A Cannae drive pushing off against virtual particles. Trippy!
NASA is a well-respected institution; they aren't some wild-eyed cranks shouting techno-babble gibberish at passing physicists. If they say something is real, it's worth taking a closer look.
Except NASA doesn't say the Cannae drive worked, and they very specifically avoided looking at the physics of it at all. A few researchers at NASA just wrote
a conference paper about eight days of testing of the engine, with a bunch of adjusting, modifying, and rejiggering to see if they could get the device to function.
A quick note about the practice of science: conference papers are the work-in-progress presentations of the research world, where people announce preliminary results, neat effects, and other things they think are worth pursuing in more detail to confirm it's real before tackling the peer-reviewed journal publication process. To say something was announced in a conference paper is equivalent to a scientist going, "Hey, I'm working on this thing that I think is neat. Do you have ideas for what else I should check while I'm investigating it?"
They announced in their conference paper that they spent just over a week testing a Cannae drive. It wasn't finalized, rigorous testing, but preliminary tinkering to see if it was worth pursing. If you read the 1-page abstract, it specifically mentions they were constantly moving the device into the test chamber, back onto the bench to fuss with it, then pop it back into the test chamber. In those eight days of testing, they measured thrust.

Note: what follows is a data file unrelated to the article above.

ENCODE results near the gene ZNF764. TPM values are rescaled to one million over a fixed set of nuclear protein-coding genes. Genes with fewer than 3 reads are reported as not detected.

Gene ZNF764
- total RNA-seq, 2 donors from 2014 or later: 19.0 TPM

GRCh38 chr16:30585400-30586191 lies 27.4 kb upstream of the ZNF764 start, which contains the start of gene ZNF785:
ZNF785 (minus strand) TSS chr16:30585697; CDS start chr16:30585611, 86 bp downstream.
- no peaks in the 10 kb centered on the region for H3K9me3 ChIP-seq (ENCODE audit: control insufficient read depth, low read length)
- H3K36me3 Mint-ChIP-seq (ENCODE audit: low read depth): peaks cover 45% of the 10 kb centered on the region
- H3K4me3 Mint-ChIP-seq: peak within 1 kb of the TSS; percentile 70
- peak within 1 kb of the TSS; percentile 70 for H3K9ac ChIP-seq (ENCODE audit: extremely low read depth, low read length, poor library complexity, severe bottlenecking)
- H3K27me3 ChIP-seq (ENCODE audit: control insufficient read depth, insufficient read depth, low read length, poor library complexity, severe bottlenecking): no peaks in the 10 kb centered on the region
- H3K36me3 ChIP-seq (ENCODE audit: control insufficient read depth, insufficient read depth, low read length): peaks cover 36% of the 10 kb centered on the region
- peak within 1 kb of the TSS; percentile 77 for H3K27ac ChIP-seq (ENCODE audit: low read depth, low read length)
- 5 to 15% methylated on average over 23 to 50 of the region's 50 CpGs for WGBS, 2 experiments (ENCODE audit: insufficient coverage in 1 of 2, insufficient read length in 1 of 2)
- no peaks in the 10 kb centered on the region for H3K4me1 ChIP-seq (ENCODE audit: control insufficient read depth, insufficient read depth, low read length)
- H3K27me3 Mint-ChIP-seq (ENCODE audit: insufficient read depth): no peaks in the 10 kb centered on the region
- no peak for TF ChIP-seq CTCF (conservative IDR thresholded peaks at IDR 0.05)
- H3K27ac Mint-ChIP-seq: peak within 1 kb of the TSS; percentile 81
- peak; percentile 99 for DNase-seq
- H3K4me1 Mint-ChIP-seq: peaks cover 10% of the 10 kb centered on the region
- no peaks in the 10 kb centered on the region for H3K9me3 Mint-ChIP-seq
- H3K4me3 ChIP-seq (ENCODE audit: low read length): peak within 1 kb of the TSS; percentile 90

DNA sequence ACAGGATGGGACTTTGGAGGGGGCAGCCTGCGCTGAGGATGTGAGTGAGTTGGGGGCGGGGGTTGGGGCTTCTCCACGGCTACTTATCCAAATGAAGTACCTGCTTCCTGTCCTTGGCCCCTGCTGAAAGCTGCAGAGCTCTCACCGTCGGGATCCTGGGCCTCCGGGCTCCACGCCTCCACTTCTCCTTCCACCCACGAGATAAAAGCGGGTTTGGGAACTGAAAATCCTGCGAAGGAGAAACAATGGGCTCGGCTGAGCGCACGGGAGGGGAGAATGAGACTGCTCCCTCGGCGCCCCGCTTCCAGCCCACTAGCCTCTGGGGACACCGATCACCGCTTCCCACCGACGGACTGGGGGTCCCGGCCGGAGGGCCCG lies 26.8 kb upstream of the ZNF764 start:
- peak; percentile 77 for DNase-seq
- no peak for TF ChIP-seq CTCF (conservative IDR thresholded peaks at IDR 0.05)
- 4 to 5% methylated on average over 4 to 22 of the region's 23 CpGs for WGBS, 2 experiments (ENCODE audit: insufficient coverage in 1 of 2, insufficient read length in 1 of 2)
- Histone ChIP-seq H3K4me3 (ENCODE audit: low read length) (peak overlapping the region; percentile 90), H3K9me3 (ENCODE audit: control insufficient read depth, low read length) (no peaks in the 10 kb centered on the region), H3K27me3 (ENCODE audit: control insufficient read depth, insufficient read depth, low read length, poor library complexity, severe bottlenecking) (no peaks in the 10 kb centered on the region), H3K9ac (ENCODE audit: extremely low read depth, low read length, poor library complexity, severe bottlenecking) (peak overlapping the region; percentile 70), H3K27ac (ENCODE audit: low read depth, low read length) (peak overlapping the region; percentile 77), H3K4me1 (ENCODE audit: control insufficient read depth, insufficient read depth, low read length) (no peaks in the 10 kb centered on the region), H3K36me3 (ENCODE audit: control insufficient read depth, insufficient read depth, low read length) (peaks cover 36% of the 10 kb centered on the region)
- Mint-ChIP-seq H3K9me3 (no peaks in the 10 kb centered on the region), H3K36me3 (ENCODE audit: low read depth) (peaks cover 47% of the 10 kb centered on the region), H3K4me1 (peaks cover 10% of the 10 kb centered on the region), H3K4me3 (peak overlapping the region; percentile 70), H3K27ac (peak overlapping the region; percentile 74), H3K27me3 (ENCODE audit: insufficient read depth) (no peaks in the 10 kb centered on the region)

Here's where it the results move from plausible to suspicious. From the paper:
Thrust was observed on both test articles, even though one of the test articles was designed with the expectation that it would not produce thrust. Specifically, one test article contained internal physical modifications that were designed to produce thrust, while the other did not (with the latter being referred to as the "null" test article).
Restating: the researchers measured thrust when the drive was all set up to produce thrust, but they also measured thrust when it was set up to do nothing at all. That the null test article produced thrust is really suspicious. Either it's a measurement error, or this drive produces thrust by some mechanism that isn't explained by the semi-plausible physics backing it up and this breakthrough in spacecraft propulsion is working by some not-even-theoretical mechanism.
Now, which is more likely?
- Eight days of initial tests on a piece of controversial technology in a NASA lab have proven all-new, extraordinary, physics-revolutionizing spacecraft propulsion in a manner so spectacular that the drive works even when it isn't set up to do anything at all; or
- Somewhere in the testing process is some sort of procedural, mechanical, or interference error producing false results.
As someone who has done my fair share of novel research that didn't go exactly as expected, this conference abstract reads like the researchers were looking for extra eyeballs to figure out what about their testing rig might be flawed — not a grand announcement of a spectacular breakthrough. This has the potential to be cool, but at the moment, about the strongest thing that it's scientifically responsible to say about these test results is that the researchers need to revise their testing setup.
If you came here directly, I highly recommend this intro with comments from another pair of physicists. Thank you to Ryan Carroll of Central Oregon Community College for dissecting the physics with me! I had a hard time picking a top image for this story. What's your favourite implausible, high-technology, far-out spacecraft?